Jeb Bush Says He 'Probably Would' Nominate A Supreme Court Justice If He Were Obama

He added it would be "better" for Obama's successor to name a replacement for the late Antonin Scalia.

Republican presidential candidate Jeb Bush on Thursday broke with GOP leaders on the issue of replacing Supreme Court Justice Antonin Scalia, who died last week.

Asked whether he would nominate someone to the court if he had 11 months remaining in his term as president -- a situation President Barack Obama finds himself in now -- Bush said he "probably would."

"I'm an Article II guy," the former Florida governor said during a CNN town hall in South Carolina, referring to a president's constitutional power to nominate Supreme Court justices.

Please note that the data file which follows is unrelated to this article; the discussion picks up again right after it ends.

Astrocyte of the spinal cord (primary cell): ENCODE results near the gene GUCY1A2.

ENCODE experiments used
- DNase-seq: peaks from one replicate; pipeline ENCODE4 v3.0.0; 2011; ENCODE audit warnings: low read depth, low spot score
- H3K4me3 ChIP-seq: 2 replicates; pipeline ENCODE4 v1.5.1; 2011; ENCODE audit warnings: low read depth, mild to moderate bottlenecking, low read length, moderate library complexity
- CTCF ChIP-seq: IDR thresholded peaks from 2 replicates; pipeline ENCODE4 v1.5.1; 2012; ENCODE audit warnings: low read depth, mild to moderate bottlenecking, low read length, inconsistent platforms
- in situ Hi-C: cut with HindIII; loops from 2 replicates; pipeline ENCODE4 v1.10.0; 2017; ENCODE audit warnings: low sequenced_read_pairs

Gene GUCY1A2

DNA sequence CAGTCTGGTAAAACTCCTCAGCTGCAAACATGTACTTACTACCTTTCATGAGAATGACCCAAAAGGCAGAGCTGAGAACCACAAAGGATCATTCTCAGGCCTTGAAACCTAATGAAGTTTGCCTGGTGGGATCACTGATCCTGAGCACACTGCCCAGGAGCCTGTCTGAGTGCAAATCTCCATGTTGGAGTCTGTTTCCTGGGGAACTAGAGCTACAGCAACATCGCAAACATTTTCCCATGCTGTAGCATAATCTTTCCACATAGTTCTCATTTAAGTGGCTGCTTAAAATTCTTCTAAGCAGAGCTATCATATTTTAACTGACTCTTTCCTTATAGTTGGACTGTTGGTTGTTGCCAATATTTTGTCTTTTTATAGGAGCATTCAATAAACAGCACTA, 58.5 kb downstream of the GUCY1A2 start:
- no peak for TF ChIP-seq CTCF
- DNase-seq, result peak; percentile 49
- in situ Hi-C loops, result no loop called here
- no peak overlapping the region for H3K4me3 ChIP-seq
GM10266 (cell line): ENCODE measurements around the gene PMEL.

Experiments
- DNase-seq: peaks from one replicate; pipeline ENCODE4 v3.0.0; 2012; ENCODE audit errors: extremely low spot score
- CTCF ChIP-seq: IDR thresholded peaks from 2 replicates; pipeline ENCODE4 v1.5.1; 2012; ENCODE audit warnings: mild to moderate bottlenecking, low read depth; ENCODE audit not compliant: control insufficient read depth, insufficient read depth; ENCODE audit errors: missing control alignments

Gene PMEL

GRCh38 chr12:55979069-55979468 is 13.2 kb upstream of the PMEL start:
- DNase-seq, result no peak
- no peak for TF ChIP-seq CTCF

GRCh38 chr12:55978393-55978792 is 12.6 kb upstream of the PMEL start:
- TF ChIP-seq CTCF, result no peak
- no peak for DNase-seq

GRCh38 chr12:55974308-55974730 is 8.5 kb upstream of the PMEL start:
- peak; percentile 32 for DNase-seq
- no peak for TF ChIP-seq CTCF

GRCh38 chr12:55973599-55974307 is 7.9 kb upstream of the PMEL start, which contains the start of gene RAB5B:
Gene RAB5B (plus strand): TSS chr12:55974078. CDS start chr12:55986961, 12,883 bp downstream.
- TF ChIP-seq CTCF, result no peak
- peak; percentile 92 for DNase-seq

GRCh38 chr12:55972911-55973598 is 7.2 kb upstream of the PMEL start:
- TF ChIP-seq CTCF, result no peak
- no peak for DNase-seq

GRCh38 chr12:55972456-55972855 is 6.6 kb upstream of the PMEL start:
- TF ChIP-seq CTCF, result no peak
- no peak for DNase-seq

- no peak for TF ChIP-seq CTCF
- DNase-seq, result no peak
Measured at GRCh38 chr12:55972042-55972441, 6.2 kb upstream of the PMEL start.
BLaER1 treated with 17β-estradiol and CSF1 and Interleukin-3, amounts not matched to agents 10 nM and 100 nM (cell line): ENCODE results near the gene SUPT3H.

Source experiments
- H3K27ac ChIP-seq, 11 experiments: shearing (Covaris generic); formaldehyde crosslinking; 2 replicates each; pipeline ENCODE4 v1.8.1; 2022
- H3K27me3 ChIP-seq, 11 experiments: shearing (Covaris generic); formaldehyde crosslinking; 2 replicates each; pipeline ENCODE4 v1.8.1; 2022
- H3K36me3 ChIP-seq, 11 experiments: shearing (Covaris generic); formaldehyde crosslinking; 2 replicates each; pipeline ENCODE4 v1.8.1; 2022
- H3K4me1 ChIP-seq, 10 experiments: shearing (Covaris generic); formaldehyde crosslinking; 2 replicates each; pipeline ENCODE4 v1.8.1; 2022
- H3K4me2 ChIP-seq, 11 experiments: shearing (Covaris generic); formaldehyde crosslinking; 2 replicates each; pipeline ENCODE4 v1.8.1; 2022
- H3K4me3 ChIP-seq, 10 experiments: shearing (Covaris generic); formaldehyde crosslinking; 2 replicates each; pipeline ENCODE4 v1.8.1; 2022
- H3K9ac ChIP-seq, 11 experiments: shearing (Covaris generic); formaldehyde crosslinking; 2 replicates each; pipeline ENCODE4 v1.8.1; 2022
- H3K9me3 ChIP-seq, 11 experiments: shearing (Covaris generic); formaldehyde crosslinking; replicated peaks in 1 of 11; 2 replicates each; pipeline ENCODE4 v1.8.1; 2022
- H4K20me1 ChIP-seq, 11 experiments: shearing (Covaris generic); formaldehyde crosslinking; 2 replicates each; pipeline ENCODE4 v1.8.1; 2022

But, Bush added, it would be "better" for Obama's successor to make the nomination because of the slim likelihood that a divided Senate would confirm any nominee.

“Why not allow it to be part of the election?" Bush asked, arguing that the American people ought to have a say on the matter.

Obama has said he plans to nominate a successor to Scalia within weeks.

Within hours of the justice's sudden death on Saturday, Senate Majority Leader Mitch McConnell (R-Ky.) declared that the Senate wouldn't even hold hearings on a potential replacement. That hardline position was echoed Republican presidential candidates, including Sens. Ted Cruz (Texas) and Marco Rubio (Fla.), and by most vulnerable GOP senators up for re-election in November.

Jeb Bush

Jeb Bush

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